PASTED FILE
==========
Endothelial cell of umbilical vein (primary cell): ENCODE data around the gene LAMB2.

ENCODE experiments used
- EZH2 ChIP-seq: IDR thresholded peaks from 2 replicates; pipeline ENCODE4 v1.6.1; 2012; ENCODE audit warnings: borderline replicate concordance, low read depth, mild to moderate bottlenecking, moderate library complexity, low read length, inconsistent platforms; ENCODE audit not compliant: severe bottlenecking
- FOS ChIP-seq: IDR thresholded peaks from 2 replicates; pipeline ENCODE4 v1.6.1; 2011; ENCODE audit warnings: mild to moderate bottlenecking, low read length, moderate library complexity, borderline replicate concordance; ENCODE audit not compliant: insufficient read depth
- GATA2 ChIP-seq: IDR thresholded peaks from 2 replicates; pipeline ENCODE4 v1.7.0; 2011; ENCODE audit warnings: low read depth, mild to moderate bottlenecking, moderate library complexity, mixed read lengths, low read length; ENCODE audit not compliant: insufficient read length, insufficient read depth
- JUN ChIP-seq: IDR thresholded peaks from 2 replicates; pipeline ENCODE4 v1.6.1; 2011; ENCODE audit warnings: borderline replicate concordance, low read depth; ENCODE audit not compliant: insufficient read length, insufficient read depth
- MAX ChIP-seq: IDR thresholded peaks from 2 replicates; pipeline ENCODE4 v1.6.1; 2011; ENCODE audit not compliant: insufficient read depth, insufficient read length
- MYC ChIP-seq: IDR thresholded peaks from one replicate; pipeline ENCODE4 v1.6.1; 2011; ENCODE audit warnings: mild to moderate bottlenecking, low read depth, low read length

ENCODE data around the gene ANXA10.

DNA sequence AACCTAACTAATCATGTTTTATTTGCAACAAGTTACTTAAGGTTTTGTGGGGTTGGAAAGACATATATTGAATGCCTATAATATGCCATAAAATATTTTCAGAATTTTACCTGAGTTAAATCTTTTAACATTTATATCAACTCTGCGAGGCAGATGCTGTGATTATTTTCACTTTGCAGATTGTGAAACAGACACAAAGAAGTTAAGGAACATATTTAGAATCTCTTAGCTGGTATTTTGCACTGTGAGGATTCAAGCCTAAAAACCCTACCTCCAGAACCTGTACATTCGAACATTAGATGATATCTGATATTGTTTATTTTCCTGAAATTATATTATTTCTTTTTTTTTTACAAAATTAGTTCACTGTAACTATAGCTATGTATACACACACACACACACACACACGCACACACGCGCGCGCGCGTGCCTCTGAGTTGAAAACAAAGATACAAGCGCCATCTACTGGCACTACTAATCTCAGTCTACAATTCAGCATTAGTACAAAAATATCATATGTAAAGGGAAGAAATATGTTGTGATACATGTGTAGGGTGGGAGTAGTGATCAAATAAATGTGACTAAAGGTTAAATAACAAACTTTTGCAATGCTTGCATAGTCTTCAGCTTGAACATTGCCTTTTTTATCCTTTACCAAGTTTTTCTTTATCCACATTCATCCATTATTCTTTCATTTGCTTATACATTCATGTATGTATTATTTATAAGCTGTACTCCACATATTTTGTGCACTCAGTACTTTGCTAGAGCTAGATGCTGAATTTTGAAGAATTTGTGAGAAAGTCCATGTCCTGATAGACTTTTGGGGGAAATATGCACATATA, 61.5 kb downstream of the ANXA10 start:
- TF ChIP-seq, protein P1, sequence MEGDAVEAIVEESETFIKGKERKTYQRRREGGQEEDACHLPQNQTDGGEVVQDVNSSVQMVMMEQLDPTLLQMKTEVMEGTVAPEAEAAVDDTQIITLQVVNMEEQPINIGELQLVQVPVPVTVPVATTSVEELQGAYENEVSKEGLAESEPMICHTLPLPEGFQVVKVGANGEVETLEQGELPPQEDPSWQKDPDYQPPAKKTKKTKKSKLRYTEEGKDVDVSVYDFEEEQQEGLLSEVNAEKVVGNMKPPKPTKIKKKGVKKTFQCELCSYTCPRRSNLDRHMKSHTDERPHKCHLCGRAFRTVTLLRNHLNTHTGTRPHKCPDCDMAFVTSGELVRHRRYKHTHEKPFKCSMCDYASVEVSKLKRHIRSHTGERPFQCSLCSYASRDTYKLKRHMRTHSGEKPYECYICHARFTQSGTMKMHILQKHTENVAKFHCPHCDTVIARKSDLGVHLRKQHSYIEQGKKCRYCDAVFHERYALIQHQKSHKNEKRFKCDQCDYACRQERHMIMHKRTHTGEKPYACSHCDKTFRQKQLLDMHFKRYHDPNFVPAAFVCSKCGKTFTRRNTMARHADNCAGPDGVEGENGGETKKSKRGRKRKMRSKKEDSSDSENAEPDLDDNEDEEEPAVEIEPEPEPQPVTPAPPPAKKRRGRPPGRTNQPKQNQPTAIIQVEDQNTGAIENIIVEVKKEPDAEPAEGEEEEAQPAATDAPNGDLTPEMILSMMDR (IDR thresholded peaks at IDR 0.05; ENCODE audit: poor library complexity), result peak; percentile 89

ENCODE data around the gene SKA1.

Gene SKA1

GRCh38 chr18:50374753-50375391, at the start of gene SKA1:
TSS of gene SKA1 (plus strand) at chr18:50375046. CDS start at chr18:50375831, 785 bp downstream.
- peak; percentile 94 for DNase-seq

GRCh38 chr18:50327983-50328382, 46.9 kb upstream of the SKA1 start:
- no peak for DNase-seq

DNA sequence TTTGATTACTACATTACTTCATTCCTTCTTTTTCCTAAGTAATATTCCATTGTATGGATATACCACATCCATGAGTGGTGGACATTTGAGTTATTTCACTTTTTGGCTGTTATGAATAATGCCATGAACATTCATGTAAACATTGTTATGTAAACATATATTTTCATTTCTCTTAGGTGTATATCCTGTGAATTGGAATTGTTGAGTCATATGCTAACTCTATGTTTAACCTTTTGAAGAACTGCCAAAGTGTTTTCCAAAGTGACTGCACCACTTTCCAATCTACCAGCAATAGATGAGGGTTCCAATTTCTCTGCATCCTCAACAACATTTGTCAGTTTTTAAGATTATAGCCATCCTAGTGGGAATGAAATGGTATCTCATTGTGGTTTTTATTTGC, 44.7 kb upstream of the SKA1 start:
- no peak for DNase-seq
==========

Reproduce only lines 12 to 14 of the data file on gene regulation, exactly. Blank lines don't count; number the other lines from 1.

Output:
ENCODE data around the gene SKA1.

Gene SKA1

GRCh38 chr18:50374753-50375391, at the start of gene SKA1: